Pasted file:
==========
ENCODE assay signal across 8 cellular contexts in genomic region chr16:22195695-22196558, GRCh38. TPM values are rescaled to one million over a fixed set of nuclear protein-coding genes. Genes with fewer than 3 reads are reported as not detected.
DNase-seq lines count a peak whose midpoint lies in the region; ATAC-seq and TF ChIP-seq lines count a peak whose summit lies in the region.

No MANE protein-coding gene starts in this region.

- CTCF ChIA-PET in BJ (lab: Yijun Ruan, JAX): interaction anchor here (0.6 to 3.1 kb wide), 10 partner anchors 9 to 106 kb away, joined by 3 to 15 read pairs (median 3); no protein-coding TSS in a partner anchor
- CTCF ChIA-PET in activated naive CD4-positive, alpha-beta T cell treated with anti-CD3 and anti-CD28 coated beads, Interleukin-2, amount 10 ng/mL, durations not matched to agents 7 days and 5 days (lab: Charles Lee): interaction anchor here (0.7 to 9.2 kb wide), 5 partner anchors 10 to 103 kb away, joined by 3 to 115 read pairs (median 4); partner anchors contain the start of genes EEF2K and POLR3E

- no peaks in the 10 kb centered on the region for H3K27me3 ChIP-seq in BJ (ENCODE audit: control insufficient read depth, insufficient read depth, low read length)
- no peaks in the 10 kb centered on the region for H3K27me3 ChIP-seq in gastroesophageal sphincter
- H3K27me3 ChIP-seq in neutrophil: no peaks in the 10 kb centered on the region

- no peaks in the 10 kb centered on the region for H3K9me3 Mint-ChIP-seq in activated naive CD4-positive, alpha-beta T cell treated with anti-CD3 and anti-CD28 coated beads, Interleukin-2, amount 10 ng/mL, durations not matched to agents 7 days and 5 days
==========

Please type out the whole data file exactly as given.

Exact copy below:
ENCODE assay signal across 8 cellular contexts in genomic region chr16:22195695-22196558, GRCh38. TPM values are rescaled to one million over a fixed set of nuclear protein-coding genes. Genes with fewer than 3 reads are reported as not detected.
DNase-seq lines count a peak whose midpoint lies in the region; ATAC-seq and TF ChIP-seq lines count a peak whose summit lies in the region.

No MANE protein-coding gene starts in this region.

- CTCF ChIA-PET in BJ (lab: Yijun Ruan, JAX): interaction anchor here (0.6 to 3.1 kb wide), 10 partner anchors 9 to 106 kb away, joined by 3 to 15 read pairs (median 3); no protein-coding TSS in a partner anchor
- CTCF ChIA-PET in activated naive CD4-positive, alpha-beta T cell treated with anti-CD3 and anti-CD28 coated beads, Interleukin-2, amount 10 ng/mL, durations not matched to agents 7 days and 5 days (lab: Charles Lee): interaction anchor here (0.7 to 9.2 kb wide), 5 partner anchors 10 to 103 kb away, joined by 3 to 115 read pairs (median 4); partner anchors contain the start of genes EEF2K and POLR3E

- no peaks in the 10 kb centered on the region for H3K27me3 ChIP-seq in BJ (ENCODE audit: control insufficient read depth, insufficient read depth, low read length)
- no peaks in the 10 kb centered on the region for H3K27me3 ChIP-seq in gastroesophageal sphincter
- H3K27me3 ChIP-seq in neutrophil: no peaks in the 10 kb centered on the region

- no peaks in the 10 kb centered on the region for H3K9me3 Mint-ChIP-seq in activated naive CD4-positive, alpha-beta T cell treated with anti-CD3 and anti-CD28 coated beads, Interleukin-2, amount 10 ng/mL, durations not matched to agents 7 days and 5 days